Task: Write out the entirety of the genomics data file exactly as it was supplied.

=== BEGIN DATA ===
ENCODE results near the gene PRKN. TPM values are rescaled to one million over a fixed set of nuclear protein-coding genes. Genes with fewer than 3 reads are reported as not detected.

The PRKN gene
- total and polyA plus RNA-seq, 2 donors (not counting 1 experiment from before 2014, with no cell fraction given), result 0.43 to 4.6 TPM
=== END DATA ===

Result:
ENCODE results near the gene PRKN. TPM values are rescaled to one million over a fixed set of nuclear protein-coding genes. Genes with fewer than 3 reads are reported as not detected.

The PRKN gene
- total and polyA plus RNA-seq, 2 donors (not counting 1 experiment from before 2014, with no cell fraction given), result 0.43 to 4.6 TPM